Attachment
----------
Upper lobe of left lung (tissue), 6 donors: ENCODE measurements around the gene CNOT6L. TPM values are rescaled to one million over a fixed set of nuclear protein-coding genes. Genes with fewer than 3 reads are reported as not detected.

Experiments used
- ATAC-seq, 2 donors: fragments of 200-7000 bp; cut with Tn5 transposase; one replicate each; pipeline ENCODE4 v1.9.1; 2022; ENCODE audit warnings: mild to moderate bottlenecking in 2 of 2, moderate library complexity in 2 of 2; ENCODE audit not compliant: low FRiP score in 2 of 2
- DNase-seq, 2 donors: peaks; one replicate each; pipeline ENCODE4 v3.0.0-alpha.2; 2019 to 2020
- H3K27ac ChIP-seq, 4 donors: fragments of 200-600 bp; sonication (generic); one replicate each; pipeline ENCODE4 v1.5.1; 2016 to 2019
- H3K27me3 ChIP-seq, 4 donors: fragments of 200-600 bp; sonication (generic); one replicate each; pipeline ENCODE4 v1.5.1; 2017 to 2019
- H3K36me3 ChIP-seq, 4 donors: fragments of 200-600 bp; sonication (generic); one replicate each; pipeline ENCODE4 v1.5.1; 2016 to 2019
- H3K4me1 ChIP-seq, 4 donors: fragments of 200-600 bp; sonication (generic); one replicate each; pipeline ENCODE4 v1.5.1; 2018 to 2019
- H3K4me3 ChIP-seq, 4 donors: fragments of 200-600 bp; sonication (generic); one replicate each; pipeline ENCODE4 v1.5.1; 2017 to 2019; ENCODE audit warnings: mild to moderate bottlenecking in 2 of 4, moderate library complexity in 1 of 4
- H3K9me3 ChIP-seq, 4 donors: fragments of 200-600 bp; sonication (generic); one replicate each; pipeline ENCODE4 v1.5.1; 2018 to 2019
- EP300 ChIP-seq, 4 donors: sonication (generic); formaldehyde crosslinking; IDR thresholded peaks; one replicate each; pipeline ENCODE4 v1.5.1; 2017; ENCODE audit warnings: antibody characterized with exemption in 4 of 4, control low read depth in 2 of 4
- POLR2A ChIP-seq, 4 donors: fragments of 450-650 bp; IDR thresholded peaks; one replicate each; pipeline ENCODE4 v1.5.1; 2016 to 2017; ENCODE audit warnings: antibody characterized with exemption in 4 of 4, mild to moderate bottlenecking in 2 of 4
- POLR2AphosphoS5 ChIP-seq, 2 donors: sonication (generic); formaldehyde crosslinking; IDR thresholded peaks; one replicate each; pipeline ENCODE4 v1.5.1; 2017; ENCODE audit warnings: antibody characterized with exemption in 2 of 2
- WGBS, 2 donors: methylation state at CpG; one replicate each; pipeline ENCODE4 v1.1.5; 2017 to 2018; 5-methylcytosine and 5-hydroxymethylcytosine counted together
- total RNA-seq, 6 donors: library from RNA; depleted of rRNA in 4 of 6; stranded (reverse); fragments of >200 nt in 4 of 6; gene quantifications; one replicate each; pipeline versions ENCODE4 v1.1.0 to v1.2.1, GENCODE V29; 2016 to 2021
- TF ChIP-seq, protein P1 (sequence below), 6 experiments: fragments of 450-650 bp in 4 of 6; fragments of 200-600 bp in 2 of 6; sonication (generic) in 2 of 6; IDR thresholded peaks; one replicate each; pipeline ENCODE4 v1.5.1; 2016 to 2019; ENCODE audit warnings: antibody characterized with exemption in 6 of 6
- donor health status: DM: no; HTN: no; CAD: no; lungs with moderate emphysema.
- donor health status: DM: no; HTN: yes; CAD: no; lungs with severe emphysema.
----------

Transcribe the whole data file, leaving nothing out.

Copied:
Upper lobe of left lung (tissue), 6 donors: ENCODE measurements around the gene CNOT6L. TPM values are rescaled to one million over a fixed set of nuclear protein-coding genes. Genes with fewer than 3 reads are reported as not detected.

Experiments used
- ATAC-seq, 2 donors: fragments of 200-7000 bp; cut with Tn5 transposase; one replicate each; pipeline ENCODE4 v1.9.1; 2022; ENCODE audit warnings: mild to moderate bottlenecking in 2 of 2, moderate library complexity in 2 of 2; ENCODE audit not compliant: low FRiP score in 2 of 2
- DNase-seq, 2 donors: peaks; one replicate each; pipeline ENCODE4 v3.0.0-alpha.2; 2019 to 2020
- H3K27ac ChIP-seq, 4 donors: fragments of 200-600 bp; sonication (generic); one replicate each; pipeline ENCODE4 v1.5.1; 2016 to 2019
- H3K27me3 ChIP-seq, 4 donors: fragments of 200-600 bp; sonication (generic); one replicate each; pipeline ENCODE4 v1.5.1; 2017 to 2019
- H3K36me3 ChIP-seq, 4 donors: fragments of 200-600 bp; sonication (generic); one replicate each; pipeline ENCODE4 v1.5.1; 2016 to 2019
- H3K4me1 ChIP-seq, 4 donors: fragments of 200-600 bp; sonication (generic); one replicate each; pipeline ENCODE4 v1.5.1; 2018 to 2019
- H3K4me3 ChIP-seq, 4 donors: fragments of 200-600 bp; sonication (generic); one replicate each; pipeline ENCODE4 v1.5.1; 2017 to 2019; ENCODE audit warnings: mild to moderate bottlenecking in 2 of 4, moderate library complexity in 1 of 4
- H3K9me3 ChIP-seq, 4 donors: fragments of 200-600 bp; sonication (generic); one replicate each; pipeline ENCODE4 v1.5.1; 2018 to 2019
- EP300 ChIP-seq, 4 donors: sonication (generic); formaldehyde crosslinking; IDR thresholded peaks; one replicate each; pipeline ENCODE4 v1.5.1; 2017; ENCODE audit warnings: antibody characterized with exemption in 4 of 4, control low read depth in 2 of 4
- POLR2A ChIP-seq, 4 donors: fragments of 450-650 bp; IDR thresholded peaks; one replicate each; pipeline ENCODE4 v1.5.1; 2016 to 2017; ENCODE audit warnings: antibody characterized with exemption in 4 of 4, mild to moderate bottlenecking in 2 of 4
- POLR2AphosphoS5 ChIP-seq, 2 donors: sonication (generic); formaldehyde crosslinking; IDR thresholded peaks; one replicate each; pipeline ENCODE4 v1.5.1; 2017; ENCODE audit warnings: antibody characterized with exemption in 2 of 2
- WGBS, 2 donors: methylation state at CpG; one replicate each; pipeline ENCODE4 v1.1.5; 2017 to 2018; 5-methylcytosine and 5-hydroxymethylcytosine counted together
- total RNA-seq, 6 donors: library from RNA; depleted of rRNA in 4 of 6; stranded (reverse); fragments of >200 nt in 4 of 6; gene quantifications; one replicate each; pipeline versions ENCODE4 v1.1.0 to v1.2.1, GENCODE V29; 2016 to 2021
- TF ChIP-seq, protein P1 (sequence below), 6 experiments: fragments of 450-650 bp in 4 of 6; fragments of 200-600 bp in 2 of 6; sonication (generic) in 2 of 6; IDR thresholded peaks; one replicate each; pipeline ENCODE4 v1.5.1; 2016 to 2019; ENCODE audit warnings: antibody characterized with exemption in 6 of 6
- donor health status: DM: no; HTN: no; CAD: no; lungs with moderate emphysema.
- donor health status: DM: no; HTN: yes; CAD: no; lungs with severe emphysema.